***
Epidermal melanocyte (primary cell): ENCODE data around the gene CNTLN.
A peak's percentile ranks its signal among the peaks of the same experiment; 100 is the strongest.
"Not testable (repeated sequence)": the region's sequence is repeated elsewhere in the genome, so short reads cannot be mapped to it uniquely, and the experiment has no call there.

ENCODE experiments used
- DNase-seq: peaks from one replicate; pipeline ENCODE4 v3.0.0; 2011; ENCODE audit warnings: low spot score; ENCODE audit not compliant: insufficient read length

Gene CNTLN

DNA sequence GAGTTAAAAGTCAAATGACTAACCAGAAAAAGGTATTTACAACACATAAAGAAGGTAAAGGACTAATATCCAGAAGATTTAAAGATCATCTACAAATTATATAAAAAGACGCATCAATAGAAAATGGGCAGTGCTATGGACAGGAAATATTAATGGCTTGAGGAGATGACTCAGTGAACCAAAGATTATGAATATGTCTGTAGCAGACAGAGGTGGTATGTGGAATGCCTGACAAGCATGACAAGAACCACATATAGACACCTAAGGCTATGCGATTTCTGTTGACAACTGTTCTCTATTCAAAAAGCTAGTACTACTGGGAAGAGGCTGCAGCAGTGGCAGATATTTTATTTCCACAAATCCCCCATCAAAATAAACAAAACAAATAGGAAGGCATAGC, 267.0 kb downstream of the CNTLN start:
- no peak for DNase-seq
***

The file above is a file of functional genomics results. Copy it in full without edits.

Epidermal melanocyte (primary cell): ENCODE data around the gene CNTLN.
A peak's percentile ranks its signal among the peaks of the same experiment; 100 is the strongest.
"Not testable (repeated sequence)": the region's sequence is repeated elsewhere in the genome, so short reads cannot be mapped to it uniquely, and the experiment has no call there.

ENCODE experiments used
- DNase-seq: peaks from one replicate; pipeline ENCODE4 v3.0.0; 2011; ENCODE audit warnings: low spot score; ENCODE audit not compliant: insufficient read length

Gene CNTLN

DNA sequence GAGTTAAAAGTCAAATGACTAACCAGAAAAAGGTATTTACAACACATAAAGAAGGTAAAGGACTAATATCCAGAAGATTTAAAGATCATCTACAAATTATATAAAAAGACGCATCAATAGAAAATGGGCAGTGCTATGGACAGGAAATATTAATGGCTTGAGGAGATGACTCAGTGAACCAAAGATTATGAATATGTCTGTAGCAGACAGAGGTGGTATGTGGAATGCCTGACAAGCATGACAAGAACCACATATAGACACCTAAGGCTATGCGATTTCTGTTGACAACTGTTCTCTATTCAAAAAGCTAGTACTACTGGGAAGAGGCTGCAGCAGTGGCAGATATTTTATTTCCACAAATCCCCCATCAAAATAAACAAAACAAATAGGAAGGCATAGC, 267.0 kb downstream of the CNTLN start:
- no peak for DNase-seq